Pittsburgh Symphony Pops to perform 'Wizard of Oz' score
You'd better believe Lawrence Loh is up for his next Heinz Hall concert series.
“This will be my first time accompanying Judy Garland,” he says. “When you hear her sing ‘Somewhere Over the Rainbow,' it's hard to think of it going any other way.”
Loh will conduct the Pittsburgh Symphony Pops for the film “The Wizard of Oz” at concerts March 14 to 17 at Heinz Hall, Downtown. The orchestral portion of the soundtrack has been removed, leaving all the original singing, dialogue and sound effects.
The continuing relevance of “The Wizard of Oz,” which won Oscars for best song and best musical score in 1940, stakes out a singular place in the hearts of children — one that lasts a lifetime.
Loh first saw it as a child. Now it's a favorite of his children.
“I remember being very frightened by certain parts of it, but loving the songs, loving the music in general,” he says. “My kids have seen it too. The first time (for them) was in Broadway form when it came to Pittsburgh. They didn't have the same reaction that I did because they were in Heinz Hall and felt safe. Now when they watch it on TV, they already know the story. I think it was really fun for them. Hilary is 7, and she runs away when the witch is on, or the cyclone.”
The symphony has performed film music live with movies before. In 1994, conductor Michael Lankester coordinated with the Russian classic “Alexander Nevsky.” The orchestra will do it again next season when Sarah Hicks will conduct Leonard Bernstein's music for “West Side Story” with that film in March 2014.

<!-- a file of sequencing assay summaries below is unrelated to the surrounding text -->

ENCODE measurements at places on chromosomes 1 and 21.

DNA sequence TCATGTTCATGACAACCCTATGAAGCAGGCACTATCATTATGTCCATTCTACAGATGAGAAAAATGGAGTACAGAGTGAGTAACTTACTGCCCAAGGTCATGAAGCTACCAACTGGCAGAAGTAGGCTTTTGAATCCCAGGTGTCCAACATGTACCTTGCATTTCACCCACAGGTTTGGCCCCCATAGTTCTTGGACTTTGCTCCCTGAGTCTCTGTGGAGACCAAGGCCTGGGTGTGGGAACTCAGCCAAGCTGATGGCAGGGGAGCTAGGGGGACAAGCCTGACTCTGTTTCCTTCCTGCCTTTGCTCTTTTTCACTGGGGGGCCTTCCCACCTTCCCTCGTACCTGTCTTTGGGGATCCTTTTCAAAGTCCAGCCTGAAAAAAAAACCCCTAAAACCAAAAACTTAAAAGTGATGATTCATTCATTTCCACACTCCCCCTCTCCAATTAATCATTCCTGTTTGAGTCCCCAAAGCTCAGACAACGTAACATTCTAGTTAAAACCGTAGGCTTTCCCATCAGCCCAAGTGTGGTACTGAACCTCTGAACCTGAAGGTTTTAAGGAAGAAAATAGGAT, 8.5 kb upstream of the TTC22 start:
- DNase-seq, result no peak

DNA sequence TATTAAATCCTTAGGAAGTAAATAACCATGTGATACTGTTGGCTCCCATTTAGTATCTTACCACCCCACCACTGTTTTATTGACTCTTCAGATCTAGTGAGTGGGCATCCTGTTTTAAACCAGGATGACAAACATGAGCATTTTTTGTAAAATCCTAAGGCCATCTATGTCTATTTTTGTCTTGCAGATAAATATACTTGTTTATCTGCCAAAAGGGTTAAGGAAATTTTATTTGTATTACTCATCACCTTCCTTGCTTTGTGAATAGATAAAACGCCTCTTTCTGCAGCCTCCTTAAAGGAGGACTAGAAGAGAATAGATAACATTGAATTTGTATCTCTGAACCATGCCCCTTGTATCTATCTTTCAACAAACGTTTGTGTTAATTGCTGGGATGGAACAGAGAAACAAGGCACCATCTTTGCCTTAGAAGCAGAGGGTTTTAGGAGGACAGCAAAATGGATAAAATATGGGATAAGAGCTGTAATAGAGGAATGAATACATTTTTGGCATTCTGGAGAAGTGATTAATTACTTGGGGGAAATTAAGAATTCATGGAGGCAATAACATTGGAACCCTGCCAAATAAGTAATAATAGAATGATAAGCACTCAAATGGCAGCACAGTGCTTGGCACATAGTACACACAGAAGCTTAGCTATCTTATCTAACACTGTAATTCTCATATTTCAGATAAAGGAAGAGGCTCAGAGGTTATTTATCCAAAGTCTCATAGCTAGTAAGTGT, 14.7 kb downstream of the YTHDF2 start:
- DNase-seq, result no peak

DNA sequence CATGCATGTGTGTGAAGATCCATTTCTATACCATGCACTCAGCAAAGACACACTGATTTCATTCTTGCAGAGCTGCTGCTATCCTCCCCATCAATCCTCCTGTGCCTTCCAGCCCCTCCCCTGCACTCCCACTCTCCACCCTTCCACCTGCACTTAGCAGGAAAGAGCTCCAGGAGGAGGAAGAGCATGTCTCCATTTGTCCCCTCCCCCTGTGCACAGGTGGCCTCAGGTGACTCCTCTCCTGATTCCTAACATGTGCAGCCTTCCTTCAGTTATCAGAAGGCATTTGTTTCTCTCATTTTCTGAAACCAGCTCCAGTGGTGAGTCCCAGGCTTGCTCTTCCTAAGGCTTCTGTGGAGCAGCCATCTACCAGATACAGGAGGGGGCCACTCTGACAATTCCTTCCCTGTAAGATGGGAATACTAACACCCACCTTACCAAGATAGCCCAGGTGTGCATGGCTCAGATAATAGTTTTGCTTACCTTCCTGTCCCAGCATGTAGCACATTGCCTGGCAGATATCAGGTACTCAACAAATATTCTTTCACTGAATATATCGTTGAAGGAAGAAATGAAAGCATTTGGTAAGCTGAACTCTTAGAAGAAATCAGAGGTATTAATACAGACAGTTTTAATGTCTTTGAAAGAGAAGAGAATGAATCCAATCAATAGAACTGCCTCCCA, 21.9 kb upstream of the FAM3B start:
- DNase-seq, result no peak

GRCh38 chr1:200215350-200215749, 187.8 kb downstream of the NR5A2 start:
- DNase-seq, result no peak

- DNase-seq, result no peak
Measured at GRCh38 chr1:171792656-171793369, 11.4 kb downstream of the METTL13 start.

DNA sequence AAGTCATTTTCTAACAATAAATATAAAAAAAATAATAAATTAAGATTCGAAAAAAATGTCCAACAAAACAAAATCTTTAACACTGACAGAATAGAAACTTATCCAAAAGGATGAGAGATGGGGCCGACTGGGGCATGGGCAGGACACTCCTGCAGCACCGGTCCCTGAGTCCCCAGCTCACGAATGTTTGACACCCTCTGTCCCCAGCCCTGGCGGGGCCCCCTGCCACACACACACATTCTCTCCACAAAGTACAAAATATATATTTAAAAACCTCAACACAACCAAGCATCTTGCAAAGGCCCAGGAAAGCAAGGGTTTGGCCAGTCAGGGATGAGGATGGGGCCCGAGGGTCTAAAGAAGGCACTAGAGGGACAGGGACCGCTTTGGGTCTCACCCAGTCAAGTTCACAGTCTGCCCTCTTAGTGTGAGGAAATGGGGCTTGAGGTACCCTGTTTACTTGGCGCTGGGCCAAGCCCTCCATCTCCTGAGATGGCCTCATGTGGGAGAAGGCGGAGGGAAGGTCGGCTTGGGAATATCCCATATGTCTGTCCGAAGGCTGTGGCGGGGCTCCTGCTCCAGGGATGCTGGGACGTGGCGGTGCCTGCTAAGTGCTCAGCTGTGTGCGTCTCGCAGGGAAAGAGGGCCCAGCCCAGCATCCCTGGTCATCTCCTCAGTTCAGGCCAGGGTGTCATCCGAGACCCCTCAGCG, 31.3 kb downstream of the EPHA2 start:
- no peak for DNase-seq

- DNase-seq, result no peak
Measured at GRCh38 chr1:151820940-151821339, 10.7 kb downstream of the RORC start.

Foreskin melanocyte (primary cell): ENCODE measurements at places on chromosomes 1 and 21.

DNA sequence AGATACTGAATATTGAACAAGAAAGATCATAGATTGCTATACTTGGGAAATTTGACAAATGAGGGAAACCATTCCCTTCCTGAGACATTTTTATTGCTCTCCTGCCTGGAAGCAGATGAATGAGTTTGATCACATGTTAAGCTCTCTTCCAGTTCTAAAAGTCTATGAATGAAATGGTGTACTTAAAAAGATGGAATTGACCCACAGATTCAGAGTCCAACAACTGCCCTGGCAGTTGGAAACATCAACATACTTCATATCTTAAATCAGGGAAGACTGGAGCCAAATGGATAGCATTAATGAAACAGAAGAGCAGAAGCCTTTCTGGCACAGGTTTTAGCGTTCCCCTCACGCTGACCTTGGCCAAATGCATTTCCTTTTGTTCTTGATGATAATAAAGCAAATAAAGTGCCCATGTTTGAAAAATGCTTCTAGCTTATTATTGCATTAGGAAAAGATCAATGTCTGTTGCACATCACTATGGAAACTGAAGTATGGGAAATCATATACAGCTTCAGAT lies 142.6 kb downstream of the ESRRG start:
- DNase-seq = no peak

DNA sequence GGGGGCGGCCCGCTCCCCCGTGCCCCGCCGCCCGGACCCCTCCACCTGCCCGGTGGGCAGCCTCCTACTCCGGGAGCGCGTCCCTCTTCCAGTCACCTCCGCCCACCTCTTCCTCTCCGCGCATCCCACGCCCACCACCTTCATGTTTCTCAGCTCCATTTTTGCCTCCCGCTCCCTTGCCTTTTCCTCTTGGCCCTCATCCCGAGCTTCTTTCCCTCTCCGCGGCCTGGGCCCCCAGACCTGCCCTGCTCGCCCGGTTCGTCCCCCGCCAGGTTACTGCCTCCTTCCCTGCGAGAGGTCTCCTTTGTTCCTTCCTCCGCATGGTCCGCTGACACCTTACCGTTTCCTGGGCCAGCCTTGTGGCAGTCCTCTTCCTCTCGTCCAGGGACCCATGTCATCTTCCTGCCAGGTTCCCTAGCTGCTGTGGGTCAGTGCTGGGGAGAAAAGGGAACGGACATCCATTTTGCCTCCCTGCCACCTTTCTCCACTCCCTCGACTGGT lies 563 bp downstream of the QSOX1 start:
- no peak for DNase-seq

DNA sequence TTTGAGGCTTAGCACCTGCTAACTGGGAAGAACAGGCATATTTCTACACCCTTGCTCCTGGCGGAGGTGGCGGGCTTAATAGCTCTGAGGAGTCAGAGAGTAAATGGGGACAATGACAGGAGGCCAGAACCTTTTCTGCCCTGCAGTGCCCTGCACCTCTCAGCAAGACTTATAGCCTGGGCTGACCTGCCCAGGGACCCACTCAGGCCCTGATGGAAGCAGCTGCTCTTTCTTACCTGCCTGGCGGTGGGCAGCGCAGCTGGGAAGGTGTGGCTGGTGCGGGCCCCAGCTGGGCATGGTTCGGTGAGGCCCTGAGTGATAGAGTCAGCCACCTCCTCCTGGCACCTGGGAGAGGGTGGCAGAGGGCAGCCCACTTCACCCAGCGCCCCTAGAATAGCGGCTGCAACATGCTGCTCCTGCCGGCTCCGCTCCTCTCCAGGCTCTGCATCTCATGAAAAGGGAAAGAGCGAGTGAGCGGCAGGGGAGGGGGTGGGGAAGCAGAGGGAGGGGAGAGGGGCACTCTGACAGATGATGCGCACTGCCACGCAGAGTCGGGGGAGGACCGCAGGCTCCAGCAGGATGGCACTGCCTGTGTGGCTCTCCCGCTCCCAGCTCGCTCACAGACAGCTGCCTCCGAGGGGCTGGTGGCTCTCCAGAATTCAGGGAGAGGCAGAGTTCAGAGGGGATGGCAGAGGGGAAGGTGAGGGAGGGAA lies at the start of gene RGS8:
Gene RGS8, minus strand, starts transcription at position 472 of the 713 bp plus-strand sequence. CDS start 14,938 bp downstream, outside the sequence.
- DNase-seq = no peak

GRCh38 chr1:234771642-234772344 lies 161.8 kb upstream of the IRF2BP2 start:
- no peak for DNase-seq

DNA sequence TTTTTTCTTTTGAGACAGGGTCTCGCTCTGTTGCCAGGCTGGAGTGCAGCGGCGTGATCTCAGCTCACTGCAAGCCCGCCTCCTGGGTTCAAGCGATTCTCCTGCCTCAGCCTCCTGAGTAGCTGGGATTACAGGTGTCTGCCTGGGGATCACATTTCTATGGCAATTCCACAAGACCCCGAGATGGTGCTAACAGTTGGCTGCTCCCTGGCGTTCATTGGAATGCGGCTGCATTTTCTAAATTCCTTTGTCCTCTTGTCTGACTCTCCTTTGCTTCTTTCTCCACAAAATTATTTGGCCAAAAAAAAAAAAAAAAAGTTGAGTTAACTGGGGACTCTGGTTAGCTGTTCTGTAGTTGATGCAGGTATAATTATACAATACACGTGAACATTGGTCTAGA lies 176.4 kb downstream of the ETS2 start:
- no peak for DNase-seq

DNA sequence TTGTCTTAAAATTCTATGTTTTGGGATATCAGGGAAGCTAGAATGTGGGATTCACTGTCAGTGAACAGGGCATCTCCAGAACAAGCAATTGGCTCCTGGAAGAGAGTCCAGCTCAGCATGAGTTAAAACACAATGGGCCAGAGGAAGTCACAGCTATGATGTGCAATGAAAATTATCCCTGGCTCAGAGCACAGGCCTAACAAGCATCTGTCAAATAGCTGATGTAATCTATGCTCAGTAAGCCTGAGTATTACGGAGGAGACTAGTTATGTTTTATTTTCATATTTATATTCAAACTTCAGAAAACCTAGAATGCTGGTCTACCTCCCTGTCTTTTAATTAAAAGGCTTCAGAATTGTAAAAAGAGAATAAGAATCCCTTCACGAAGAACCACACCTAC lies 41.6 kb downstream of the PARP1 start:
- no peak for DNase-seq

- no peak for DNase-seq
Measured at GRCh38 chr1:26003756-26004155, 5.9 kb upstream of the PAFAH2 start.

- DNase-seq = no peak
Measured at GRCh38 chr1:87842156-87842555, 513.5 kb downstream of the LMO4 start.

Loh rewatched “The Wizard of Oz” to prepare for the concerts. When he received his study material, he found not only the score in two acts, but also a DVD with the film and a clock timer. While the audience will just see the film, he'll have screens with the film on one side and the clock on the other.
“I have reference timings on the music that will help me be in the right ballpark. I'm trying to treat the score as an organic music performance, but there are places where I have to be a little stringent or exact. You have to be right on the spot for the singing. If I know I have something particular at, say, 11:06, at 11:00, I can adjust by slowing down or speeding up to hit 11:06 exactly.”
Having studied Herbert Stothart's score of the film, Loh is in an almost unique position to assess the performance of the 1939 studio orchestra heard on the film.
“I think they play OK, but it's not like it's going to be with the PSO, every note beautifully performed. You can't always hear the orchestra very clearly on the film, but it deserves a great performance,” Loh says. “This performance will bring the orchestral component of the film to the foreground. You'll hear it like you never did before.”
Mark Kanny is the classical music critic for Trib Total Media. He can be reached at 412-320-7877 or email@example.com.
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